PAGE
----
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What Are the Dangers of Getting Eye Tattoos?

Tattoos have become an increasingly common sight both in real life and popular culture. As body modification grows in popularity, we take a look at an extreme form of tattooing that is causing some controversy, eye tattoos.

Body Modification

A 2017 US study found that 42 percent of Americans had at least one tattoo while nearly 20 percent were considering getting a tattoo.

Formerly thought of as something different and daring, tattoos have entered mainstream culture.

The tide is turning even in socially conservative Asia. For previous generations a tattoo was a sign of a ne’er-do-well, someone who might be in a gang or secret society.

That stigma is slowly fading as everyday, hard-working people choose to express themselves through tattoos.

Perhaps in tandem with that change comes a movement towards forms of self-expression through body art which pushes the envelope.

Body art nowadays includes not only the ancient practices of tattooing and piercing but more extreme body modifications such as elfin ears, tongue splitting and eye tattoos.

While any procedure that requires creating a wound in the body carries with it the danger of infection and all the adhering consequences, getting an eye tattoo can result in blindness.

First Eye Tattoos

It was during a 2007 body modification convention in Canada that eye tattooing was attempted for the first time.

Under less than ideal conditions, three volunteers underwent a public experiment to have the whites of their eyes coloured with tattoo ink.

Anaesthetic drops numbed the eyeball before ink was injected using a hypodermic needle. Aftercare consisted of antibiotic drops and a patch.

This is a permanent and irreversible procedure, and one that has turned disastrous for some people.

Anatomy of the Eye

The anatomy of the eye is intricate and delicate. What we know commonly as the white of the eye is the sclera which surrounds the cornea at the front and the optic nerve at the back of the eye.

Making up more than 80 percent of the eyeball’s surface area, the sclera is from 0.3 mm to 1.0 mm thick and consists of dense connective tissue.

There are circumstances when injecting medication directly into the eyeball is necessary, for example macular degeneration, diabetic retinopathy, retinal vein occlusion.

Of course, a doctor performs these injections in ideal, sterile conditions with the support and back-up of a medical team, not to mention years of training in medical school.

The Risky Business of Eye Tattoos

Getting an eye tattoo is considered a high risk by ophthalmologists. Australia’s New South Wales Health website lists the risks of eyeball tattooing, which include:

Complications that may lead to blindness:

  • Perforation
  • Retinal detachment
  • Endophthalmitis, meaning infection inside the eye
  • Sympathetic ophthalmia, an autoimmune inflammatory response affecting both eyes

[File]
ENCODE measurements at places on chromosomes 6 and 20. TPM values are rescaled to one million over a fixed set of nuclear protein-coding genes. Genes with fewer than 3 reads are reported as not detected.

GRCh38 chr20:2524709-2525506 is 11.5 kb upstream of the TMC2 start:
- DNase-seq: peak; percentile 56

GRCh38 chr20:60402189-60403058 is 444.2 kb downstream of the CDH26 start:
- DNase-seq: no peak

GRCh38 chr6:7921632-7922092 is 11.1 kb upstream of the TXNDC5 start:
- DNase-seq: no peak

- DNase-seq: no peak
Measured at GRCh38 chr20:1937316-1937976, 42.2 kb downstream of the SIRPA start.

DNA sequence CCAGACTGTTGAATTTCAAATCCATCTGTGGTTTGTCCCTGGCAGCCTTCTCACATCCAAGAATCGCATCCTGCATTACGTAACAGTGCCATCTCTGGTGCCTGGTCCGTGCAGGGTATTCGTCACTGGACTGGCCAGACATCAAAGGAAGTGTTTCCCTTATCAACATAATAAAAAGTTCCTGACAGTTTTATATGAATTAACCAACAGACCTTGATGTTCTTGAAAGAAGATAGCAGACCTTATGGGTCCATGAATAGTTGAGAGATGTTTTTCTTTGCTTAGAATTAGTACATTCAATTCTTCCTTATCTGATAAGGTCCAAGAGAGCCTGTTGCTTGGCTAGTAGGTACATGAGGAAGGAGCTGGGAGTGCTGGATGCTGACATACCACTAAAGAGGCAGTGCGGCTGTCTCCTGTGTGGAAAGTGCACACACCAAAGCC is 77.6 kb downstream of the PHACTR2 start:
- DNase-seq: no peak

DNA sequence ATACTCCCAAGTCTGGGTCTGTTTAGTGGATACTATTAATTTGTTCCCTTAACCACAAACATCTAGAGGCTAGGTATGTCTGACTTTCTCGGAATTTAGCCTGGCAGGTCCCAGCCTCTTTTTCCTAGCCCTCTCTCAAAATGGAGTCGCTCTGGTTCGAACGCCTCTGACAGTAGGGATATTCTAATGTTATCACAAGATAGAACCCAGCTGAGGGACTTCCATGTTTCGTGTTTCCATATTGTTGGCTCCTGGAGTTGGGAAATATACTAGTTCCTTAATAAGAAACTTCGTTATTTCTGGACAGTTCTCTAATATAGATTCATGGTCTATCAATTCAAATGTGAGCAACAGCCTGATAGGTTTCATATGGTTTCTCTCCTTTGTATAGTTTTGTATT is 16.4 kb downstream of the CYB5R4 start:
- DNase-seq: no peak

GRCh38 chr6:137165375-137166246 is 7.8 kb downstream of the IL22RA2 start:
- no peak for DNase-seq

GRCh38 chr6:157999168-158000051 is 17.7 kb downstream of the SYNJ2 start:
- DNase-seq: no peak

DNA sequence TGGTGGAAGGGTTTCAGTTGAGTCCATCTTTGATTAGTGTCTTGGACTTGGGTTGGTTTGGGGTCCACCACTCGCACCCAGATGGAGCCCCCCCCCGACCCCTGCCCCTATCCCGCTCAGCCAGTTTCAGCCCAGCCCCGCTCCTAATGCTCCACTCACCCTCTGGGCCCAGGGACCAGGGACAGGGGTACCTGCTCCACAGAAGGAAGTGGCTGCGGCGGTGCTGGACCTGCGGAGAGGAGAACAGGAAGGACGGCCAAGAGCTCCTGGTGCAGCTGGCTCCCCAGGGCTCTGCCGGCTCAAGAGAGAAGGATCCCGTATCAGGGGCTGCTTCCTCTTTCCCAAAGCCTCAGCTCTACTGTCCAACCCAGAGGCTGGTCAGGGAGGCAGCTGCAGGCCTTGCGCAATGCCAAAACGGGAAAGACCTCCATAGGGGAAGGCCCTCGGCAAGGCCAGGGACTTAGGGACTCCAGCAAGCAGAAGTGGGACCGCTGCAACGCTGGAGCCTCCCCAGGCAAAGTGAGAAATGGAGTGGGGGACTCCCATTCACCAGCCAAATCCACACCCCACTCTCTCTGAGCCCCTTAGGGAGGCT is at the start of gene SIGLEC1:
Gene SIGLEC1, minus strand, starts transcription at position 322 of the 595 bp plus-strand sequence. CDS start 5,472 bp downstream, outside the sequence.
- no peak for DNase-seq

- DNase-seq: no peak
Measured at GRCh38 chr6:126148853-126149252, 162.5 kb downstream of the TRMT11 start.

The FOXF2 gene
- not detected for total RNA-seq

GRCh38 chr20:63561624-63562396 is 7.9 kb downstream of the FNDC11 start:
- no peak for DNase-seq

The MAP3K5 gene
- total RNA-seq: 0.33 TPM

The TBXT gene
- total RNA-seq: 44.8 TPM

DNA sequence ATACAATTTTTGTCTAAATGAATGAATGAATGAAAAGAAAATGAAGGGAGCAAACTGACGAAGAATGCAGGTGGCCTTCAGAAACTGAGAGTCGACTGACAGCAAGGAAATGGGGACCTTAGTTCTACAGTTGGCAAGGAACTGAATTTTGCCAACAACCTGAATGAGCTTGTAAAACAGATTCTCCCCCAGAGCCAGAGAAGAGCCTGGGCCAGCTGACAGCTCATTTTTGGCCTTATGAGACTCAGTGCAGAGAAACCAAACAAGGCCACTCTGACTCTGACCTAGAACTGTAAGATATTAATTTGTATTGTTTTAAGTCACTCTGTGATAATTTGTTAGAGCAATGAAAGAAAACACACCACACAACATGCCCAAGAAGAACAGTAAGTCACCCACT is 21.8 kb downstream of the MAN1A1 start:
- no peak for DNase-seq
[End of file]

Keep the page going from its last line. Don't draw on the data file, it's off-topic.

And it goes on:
Other complications:

  • Transmission of blood-borne viruses from non-sterile equipment (for example Hepatitis B and C, and HIV)
  • Bleeding and infection at the injection sites
  • Delayed diagnosis of conditions such as jaundice, as the eye’s true colour is inked over
  • Adverse reactions to the ink
  • Sensitivity to light
  • Staining of the surrounding tissue due to ink migration

The risks were considered so serious that New South Wales amended its Public Health Act in 2017 to ban the practice of eye tattooing by anyone other than a qualified medical practitioner.

Eye tattoos are particularly challenging because they require accuracy on a millimetre scale as well as knowledge of anatomy on a medical level to have the best chance of success.

Likewise in Ontario, Canada, a campaign to ban eye tattoos is spearheaded by eye physicians and surgeons, spurred on by the case of Catt Gallinger, a 24-year-old woman whose tattoo-parlour eye colouring went seriously wrong.

According to Gallinger, whose story went viral in 2017, she did not adequately research the procedure before deciding to have her sclera coloured with purple ink – unregulated, non-medically approved ink.

Because of the life-altering and permanent damage of her eye tattoo, Catt has become an advocate for properly researching and informing yourself before making any decisions when it comes to eye tattoos.

Even the man widely regarded as making eye tattoos popular is against the practice.

In a Newsweek article about Gallinger’s botched eye tattoo, Luna Cobra said, ‘I’ve been trying to ban this. I think it’s super important that this becomes illegal.’ He continued, ‘To be clear, this is happening all the time, all over the world.’

Keep an Eye on Your Health

There is a saying among tattoo aficionados — ‘For passion, not fashion’ — which illustrates their belief in getting tattoos for yourself and not as a fashion accessory.

Maybe ‘For passion, not fashion, but ultimately be aware of the health risks and do not jeopardise your future health for a cool tattoo’ is not quite as catchy a phrase, but when it comes to eye tattoos it might be sound advice.

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